The Magnificent Return of Lane Tietgen, Part II

[Part I sits just below this post.]

In the late 1960s and early 1970s there was a lot of talk about the singer/songwriters being the real poets of the time. They were said to be taking poetry back to its oral roots. When I was a teenager, I was obsessed with this idea. I loved books and I loved songs, and I longed to be a member of the noble fraternity of poet/singer/songwriters. Much of my new book, Street Song, is about this. I don’t think the “singer/songwriter as poet” idea has held up very well. Not that it’s inherently flawed, but show business destroyed it by seducing its practitioners and turning them into rich entertainers.

But this isn’t the case with Tietgen. While currently he doesn’t make his living playing and writing music, he never quit working on his art. And it sounds to me as though he has remained true to the original idea. The music consists of the usual American blend of folk, rock, and blues with touches of jazz, reggae, Motown, and so on. I say “usual” in regard to the form, not as a comment on the quality. The quality of the music is consistently first rate and the lyrics are fresh, original, and involving. He wrote a song that, if it had been described to me, might have made me cringe. Entitled “Some Call It Evil,” it’s about GMO, and it’s fantastic.

As I say, the high point of the album for me is “Raindrops on the Page.” The first time I heard it, it sounded like a happy-go-lucky, good-time type tune. (I thought it sounded something like the Beatles doing their version of Dylan’s “Rainy Day Women #12 and #35” with Rick Danko of The Band guesting on lead vocals.) But as I grew more familiar with the song, that happy-go-lucky quality began to feel more like triumph, which was odd once I began to understand the story the song told. It’s about great loss and deep disappointment. It’s fascinating how the music affects the lyrics. I guess you could say it’s about the glory of accepting that which is bitterly difficult to accept. I won’t say too much about the song’s internal workings. There is, after all, the joy of discovery, and I hope people reading this will have the opportunity to hear the CD for themselves. (It’s not currently available in the marketplace. If there is any interest and it does become available, I’ll let you know.) What I will say is that the song is honest in the way of all true poetry. A lot of people nowadays think that honesty is just having the balls to repeat whatever bullshit pops into your head. The more outrageous, the more courageous. But that’s not deep. For depth you have to dig, and this song digs. I’ll quote one line because the point of view is higher than that of most writers today—and I mean Dylan, too.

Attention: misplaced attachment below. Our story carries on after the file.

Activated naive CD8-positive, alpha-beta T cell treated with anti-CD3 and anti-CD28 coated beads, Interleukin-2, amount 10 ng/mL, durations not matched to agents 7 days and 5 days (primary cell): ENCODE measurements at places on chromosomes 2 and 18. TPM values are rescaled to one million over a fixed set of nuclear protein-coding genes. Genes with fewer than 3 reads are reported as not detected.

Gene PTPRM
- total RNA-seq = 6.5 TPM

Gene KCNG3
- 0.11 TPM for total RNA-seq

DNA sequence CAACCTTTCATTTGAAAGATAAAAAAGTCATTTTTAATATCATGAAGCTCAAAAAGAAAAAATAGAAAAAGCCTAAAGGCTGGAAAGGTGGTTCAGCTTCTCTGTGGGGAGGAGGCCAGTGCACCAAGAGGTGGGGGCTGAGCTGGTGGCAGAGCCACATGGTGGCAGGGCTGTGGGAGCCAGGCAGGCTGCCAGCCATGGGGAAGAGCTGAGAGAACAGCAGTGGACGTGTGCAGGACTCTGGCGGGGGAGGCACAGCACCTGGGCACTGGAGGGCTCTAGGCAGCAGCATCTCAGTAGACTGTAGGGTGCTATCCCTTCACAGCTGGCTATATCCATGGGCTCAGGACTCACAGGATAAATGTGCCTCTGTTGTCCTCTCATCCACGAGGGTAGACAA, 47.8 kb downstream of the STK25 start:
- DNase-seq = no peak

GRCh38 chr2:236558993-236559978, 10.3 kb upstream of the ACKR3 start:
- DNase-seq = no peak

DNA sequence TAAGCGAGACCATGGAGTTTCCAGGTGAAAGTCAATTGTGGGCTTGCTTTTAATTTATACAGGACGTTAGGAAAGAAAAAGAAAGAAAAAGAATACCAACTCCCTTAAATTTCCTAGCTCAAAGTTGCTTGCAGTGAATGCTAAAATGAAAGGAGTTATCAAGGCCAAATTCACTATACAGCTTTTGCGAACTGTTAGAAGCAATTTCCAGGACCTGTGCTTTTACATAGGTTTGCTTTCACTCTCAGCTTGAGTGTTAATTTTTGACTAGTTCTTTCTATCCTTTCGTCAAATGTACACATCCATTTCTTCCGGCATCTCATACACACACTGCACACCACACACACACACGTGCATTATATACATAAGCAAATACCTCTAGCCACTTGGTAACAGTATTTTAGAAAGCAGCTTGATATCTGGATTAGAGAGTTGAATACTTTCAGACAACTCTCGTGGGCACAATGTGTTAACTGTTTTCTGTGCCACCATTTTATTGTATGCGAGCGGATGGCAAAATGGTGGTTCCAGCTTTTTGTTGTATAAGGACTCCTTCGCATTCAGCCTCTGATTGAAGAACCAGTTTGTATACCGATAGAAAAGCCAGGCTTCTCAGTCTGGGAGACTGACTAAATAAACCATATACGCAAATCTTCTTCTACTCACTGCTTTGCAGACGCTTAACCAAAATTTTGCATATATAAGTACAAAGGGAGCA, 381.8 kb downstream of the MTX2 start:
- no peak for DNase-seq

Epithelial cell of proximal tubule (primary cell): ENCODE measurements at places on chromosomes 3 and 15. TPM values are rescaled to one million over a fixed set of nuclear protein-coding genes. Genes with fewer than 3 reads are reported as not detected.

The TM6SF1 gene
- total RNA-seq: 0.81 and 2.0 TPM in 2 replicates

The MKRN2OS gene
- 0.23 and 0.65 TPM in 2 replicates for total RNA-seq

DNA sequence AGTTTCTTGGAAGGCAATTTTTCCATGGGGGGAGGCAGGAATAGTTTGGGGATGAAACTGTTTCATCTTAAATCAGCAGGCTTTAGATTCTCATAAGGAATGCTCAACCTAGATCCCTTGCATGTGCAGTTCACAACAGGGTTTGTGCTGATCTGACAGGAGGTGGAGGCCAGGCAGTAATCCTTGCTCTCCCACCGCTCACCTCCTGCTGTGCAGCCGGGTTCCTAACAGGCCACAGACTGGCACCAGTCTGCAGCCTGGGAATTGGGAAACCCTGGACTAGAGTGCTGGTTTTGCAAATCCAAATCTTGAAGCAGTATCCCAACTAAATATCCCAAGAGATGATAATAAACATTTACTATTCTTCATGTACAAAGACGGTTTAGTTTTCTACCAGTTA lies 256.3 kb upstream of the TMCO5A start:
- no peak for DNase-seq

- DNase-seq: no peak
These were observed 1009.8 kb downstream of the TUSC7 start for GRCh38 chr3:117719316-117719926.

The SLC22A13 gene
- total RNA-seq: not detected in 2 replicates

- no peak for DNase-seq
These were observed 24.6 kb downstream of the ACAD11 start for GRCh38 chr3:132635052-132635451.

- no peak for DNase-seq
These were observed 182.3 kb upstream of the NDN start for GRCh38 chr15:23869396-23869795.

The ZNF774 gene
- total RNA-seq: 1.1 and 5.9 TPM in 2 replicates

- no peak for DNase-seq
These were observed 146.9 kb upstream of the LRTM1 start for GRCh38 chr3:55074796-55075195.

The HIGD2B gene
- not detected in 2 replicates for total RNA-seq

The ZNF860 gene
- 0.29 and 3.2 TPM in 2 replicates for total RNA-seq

“She’s trying to see the whole thing through the eyes of love/and not just questions that she’s asking.”
(Lane Tietgen, Shaman Music)

I don’t hear that kind of maturity in anybody’s songs today. Sometimes this song pushes me toward the brink of tears. It’s only the song’s spirit of triumph that keeps me from having to go there.

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2 Responses to “The Magnificent Return of Lane Tietgen, Part II”

  1. embee Says:

    “It’s about the glory of accepting that which is bitterly difficult to accept.” Yes. I think the triumph comes in because this is one of the hardest things we’ll ever do. It’s rejecting the fuzzy warmth of make-believe for truth–which at first can seem cold. But there’s health in truth, and a fine clear light.

  2. Steve Berman, Songmakers President Says:

    I drove from LA to Sebastopol for a reunion of my 70s commune and happened across Lane and Terry regaling a pub audience that (insanely) seemed more interested in chatting each other up. It must be rough to be a relatively unknown musical genius, but the CD Lane gifted me is the kind that could win over a continent a decade from now – ala “Sugarman” – and as long as there are copies around, I will hope for that outcome. I sang “Sweet Alchemy” to my wife for Valentines Day. If Lane ever plays in the Southland, somebody please let me know!

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